# Geodesics of null surface and induced connection

Although this is a question related to GR this is purely a math question, so I think this is the right place to ask it.

Let $$(M,g)$$ be a Lorentzian manifold. Let $$\phi : \Sigma\to M$$ be one null hypersurface, by which we mean its normal is null.

It is common in GR to argue the following:

1. Since the normal vector $$\zeta$$ to $$\Sigma$$ is null, it is orthogonal to itself. Hence the normal to $$\Sigma$$ also lives in its tangent bundle.

2. In that case, one can consider its integral lines. One works formally to show that $$\zeta$$ satisfies the autoparallel equation $$\zeta^\mu \nabla_\mu\zeta_\nu=\alpha\zeta_\nu.$$

Now, I have one problem here. It seems intuitively clear to me that being a geodesic on a submanifold is not the same as being a geodesic on the ambient space.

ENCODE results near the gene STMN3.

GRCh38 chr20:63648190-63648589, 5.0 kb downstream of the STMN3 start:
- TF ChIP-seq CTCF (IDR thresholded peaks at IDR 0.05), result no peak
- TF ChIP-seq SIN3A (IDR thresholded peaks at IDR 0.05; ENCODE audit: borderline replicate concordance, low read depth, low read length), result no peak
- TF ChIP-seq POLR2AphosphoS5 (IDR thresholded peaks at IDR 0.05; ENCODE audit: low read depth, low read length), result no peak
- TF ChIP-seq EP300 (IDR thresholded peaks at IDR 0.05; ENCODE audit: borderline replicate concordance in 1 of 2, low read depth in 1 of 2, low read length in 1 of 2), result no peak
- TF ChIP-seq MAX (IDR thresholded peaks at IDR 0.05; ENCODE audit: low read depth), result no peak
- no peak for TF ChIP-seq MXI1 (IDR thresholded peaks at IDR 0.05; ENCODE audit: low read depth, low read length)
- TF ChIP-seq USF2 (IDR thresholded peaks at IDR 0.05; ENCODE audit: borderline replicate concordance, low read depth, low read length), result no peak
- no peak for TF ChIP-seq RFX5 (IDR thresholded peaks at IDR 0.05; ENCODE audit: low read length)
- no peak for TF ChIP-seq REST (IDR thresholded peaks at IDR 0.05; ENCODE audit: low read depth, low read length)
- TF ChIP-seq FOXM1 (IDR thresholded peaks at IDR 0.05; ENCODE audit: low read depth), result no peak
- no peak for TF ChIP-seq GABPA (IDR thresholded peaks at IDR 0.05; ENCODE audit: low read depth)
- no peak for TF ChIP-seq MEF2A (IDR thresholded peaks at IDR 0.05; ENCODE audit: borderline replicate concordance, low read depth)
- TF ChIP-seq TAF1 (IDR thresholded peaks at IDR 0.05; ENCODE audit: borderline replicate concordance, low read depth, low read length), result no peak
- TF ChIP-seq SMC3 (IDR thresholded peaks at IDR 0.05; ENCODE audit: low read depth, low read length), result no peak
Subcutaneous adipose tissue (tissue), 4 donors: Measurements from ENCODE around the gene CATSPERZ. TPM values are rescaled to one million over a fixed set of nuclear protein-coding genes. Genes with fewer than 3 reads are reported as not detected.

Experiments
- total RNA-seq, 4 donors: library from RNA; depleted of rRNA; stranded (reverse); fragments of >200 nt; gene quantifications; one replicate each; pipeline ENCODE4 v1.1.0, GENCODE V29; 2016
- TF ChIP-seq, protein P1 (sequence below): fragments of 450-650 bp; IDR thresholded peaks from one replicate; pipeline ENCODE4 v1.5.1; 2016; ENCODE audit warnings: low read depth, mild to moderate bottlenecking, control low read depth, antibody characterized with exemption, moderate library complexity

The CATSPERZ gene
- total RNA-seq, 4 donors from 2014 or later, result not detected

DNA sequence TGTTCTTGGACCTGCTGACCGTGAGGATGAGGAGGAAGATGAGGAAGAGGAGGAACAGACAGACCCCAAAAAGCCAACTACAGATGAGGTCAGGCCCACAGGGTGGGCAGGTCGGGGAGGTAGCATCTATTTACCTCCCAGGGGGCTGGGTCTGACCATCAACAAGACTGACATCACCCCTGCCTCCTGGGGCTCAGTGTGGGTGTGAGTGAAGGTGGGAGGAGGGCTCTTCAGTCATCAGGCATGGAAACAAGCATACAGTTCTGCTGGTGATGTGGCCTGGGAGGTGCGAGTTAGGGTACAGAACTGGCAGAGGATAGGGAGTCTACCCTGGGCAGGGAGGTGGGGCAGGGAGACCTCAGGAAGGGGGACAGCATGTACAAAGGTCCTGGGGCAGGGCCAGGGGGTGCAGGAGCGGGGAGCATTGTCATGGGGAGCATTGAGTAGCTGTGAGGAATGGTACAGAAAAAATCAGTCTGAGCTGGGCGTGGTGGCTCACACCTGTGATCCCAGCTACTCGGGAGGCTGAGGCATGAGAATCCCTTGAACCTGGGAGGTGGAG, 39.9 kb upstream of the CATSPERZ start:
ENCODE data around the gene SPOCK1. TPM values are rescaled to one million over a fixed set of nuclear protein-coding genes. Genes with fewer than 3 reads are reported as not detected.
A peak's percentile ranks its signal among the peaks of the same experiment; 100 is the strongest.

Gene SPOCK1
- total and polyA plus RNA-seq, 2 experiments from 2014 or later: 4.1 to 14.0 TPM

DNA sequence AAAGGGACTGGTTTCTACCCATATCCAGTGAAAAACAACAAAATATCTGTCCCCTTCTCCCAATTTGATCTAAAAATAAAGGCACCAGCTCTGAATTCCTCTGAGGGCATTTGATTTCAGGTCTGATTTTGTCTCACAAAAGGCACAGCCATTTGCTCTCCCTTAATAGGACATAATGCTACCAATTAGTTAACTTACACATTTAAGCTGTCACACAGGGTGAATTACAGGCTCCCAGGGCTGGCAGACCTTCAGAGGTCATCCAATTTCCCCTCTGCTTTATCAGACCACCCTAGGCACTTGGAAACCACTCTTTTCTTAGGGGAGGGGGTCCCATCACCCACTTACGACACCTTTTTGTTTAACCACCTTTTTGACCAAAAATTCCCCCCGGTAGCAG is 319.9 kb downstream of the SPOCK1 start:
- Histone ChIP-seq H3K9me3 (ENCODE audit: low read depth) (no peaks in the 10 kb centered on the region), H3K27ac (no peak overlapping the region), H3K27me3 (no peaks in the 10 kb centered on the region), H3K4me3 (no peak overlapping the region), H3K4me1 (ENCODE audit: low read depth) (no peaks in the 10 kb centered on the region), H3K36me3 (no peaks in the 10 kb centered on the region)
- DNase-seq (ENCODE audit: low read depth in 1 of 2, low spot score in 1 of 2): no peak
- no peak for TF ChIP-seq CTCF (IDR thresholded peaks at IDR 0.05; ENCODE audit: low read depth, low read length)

One example that comes to my mind is in $$\mathbb{R}^3$$. The geodesics are straight lines. If one looks to the submanifold $$S^2$$, the geodesics are great circles which as seen on curves on $$\mathbb{R}^3$$ are not geodesics.

The central question seems to be: what is the connection with respect to which geodesics on $$\Sigma$$ are being considered, and how it connects to the Levi-Civita connection on $$M$$?

Is it the pullback connection? Or is it some sort of "projected" connection, as when we "project the covariant derivative to the tangent space of $$S^2$$" in $$\mathbb{R}^3$$? How it relates to the induced metric $$\phi^\ast g$$?

In short: when physicists consider these generators of the null surface, which are integral lines of the normal as seen as a tangent vector, what is the appropriate way to make sense of the resulting geodesics? How to make this whole discussion rigorous?